S: Stating Your Desired Outcome
People who are stuck cannot often see past how stuck they are. There is too much to do, and not enough time. Stating your desired outcome will encourage you to push through the obstacles and begin carving your path toward a solution. Instead of trying to just solve for what’s wrong, spend some time developing a clear outline of what would be right. The more specific and complete, the clearer the objective becomes.
H: Highlighting Obstacles
Once you know the goal, Highlight the obstacles, and then categorize them. The reality is that things get in the way. In a perfect world, you’d be at your desired outcome right now. This can be a very helpful step to lay out what’s stopping you from being where you need to be.
However, once you have the obstacles listed, it is then important to categorize them. What is within your control? What’s within your influence? What’s out of your control? List the obstacles in these three categories, and resolve to ignore the ones out of your control.
I: Identifying The Human Factor
Who are the stakeholders in the process? Who do you need to engage and inform? Who might derail what you are doing? What skills, talent, and information do people bring to the solution? What’s missing? Are there interpersonal issues or communication issues that need to be worked out? Take these into account before you lay out your plans.
F: Finding Your Alternatives
There is never one road to get to your end goal. Even if you have to cut a path through the forest or land in a helicopter, there are always multiple ways to arrive at the same place. Take time to brainstorm what you could do. Establish criteria for decision making before you decide which of a number of options will be best for you.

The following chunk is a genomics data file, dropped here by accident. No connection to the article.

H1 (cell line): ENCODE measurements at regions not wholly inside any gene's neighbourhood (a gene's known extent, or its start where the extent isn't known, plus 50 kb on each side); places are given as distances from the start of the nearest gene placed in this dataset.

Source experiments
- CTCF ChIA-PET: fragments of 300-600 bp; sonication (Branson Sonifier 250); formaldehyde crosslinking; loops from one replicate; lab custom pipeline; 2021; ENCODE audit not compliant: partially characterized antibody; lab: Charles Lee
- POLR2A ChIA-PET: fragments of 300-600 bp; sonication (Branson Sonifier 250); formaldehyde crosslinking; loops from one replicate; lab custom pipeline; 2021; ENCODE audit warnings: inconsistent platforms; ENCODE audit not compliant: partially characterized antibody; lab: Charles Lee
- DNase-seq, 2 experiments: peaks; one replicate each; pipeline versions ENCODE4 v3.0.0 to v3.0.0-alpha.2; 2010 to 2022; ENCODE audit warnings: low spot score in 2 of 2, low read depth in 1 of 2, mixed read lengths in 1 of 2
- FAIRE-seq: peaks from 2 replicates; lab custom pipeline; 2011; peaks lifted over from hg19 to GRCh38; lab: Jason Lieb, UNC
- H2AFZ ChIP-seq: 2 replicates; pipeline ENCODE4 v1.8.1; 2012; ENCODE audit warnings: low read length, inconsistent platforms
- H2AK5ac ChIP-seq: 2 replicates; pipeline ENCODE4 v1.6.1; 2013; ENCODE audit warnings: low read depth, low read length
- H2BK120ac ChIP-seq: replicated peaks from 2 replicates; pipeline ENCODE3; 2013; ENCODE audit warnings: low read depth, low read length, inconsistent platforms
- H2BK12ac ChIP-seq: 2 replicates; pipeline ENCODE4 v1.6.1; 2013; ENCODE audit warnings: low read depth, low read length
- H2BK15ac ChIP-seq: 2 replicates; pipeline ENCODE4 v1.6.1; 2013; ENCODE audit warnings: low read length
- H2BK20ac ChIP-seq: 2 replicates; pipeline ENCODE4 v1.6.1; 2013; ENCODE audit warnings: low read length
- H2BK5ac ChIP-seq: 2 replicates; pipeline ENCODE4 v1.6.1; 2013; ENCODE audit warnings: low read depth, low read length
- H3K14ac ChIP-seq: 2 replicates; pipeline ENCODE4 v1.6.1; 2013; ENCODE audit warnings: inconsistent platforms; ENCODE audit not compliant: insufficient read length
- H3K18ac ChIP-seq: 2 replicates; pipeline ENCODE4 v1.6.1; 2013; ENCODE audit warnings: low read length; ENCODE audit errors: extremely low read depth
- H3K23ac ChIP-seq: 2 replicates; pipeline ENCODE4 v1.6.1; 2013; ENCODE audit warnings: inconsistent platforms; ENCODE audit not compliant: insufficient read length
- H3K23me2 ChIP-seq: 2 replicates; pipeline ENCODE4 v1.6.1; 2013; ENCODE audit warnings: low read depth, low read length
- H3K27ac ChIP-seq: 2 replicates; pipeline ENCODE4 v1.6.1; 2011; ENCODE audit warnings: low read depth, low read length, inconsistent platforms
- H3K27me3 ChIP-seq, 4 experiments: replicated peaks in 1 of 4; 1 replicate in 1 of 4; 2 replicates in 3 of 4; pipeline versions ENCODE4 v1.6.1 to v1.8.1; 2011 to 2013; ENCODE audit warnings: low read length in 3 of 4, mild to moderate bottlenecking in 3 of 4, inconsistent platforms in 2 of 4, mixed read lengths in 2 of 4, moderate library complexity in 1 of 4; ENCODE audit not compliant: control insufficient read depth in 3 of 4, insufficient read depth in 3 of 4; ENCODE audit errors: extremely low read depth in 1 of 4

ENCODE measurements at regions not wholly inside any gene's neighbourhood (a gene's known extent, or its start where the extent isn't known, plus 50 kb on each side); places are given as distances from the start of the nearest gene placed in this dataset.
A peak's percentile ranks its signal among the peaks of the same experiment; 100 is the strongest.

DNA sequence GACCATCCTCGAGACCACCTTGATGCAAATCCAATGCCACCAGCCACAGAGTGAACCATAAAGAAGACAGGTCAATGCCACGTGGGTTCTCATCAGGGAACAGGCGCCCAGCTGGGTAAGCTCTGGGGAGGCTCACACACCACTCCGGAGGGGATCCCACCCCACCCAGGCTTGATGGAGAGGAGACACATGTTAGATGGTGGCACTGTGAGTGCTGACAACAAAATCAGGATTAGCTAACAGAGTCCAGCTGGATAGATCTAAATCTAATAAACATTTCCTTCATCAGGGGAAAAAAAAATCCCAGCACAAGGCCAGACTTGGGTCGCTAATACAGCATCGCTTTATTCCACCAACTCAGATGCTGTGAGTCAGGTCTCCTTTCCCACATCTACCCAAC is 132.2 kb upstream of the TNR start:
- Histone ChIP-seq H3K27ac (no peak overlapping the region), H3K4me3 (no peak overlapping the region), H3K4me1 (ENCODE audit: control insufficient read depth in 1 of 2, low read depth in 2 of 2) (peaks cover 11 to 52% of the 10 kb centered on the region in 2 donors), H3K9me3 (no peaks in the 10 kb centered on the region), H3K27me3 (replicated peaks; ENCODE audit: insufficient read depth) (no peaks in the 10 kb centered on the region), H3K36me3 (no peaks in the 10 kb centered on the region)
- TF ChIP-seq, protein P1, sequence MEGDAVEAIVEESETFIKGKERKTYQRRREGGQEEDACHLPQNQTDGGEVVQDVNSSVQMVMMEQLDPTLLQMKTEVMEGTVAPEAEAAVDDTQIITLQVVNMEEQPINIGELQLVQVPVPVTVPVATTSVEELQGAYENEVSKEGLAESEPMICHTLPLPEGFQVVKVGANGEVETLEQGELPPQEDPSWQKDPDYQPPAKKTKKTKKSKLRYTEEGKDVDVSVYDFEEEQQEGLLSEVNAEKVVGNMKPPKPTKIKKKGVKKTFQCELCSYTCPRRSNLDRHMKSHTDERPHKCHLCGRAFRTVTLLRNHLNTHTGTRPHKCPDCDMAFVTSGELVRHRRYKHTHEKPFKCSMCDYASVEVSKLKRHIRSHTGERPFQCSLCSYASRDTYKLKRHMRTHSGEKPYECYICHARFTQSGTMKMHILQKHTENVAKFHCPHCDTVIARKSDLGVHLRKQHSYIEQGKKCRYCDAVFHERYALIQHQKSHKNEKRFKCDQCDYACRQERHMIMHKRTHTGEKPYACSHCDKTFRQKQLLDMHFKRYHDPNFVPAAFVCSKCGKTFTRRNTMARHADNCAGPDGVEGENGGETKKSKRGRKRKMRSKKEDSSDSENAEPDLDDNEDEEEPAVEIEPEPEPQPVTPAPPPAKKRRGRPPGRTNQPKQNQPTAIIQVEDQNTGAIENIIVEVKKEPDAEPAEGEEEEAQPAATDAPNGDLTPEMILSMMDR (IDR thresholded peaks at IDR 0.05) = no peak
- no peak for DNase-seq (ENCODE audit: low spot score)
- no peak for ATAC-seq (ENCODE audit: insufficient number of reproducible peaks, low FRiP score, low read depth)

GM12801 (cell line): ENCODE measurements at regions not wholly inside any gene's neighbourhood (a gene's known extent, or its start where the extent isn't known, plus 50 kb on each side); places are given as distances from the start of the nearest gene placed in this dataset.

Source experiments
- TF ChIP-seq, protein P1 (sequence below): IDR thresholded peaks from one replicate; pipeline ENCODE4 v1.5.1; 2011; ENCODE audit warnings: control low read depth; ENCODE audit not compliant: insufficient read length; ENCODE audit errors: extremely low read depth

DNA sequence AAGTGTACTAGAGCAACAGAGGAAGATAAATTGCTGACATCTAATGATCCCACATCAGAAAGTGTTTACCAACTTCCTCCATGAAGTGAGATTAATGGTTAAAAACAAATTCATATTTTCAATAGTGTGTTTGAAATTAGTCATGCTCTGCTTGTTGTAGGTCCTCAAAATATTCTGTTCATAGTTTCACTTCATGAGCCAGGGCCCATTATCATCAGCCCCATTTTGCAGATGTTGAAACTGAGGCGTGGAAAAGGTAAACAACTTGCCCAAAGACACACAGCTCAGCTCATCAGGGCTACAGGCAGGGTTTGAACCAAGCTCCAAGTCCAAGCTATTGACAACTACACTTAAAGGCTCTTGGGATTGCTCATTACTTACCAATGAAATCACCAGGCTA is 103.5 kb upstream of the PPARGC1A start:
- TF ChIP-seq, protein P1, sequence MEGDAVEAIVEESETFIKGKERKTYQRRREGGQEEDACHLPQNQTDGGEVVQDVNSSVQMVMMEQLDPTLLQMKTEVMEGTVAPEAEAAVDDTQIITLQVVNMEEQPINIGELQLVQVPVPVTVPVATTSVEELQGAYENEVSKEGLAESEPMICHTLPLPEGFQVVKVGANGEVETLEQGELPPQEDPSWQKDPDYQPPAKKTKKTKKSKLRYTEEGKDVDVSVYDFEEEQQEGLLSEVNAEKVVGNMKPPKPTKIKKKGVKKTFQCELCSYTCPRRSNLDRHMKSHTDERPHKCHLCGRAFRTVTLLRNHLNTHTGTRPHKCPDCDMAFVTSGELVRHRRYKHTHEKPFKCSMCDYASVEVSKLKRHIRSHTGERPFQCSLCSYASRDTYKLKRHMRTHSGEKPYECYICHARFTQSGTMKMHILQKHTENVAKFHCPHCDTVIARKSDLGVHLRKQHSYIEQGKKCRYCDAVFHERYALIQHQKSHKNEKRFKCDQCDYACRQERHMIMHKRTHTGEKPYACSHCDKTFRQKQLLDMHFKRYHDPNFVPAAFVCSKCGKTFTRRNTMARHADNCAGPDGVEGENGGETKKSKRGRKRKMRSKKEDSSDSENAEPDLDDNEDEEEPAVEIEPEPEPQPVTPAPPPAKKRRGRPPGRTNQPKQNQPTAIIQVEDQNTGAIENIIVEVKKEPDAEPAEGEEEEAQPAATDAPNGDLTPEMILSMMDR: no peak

Once you establish the criteria, you need to prioritize them. Do this separately from reviewing the ideas you have brainstormed. You don’t want the criteria to influence your ideas, or the ideas to influence your criteria. Once you know what matters, filter your ideas through the lens of the criteria.
T: Taking Disciplined Action
This is where most great ideas are born and then die without a clear plan of action. It is the who, what, when, how and how much of the planning process. This is where you and your team take the time to figure out what you need to do to get where you need to go. The clearer and more specific the steps, and the more time-bound and specific you can make them, the more likely it is that you will achieve the goal.
The SHIFT Model® was developed based on a powerful belief: the more focused you are on your desired outcome, the more likely it is that you’ll actually achieve it.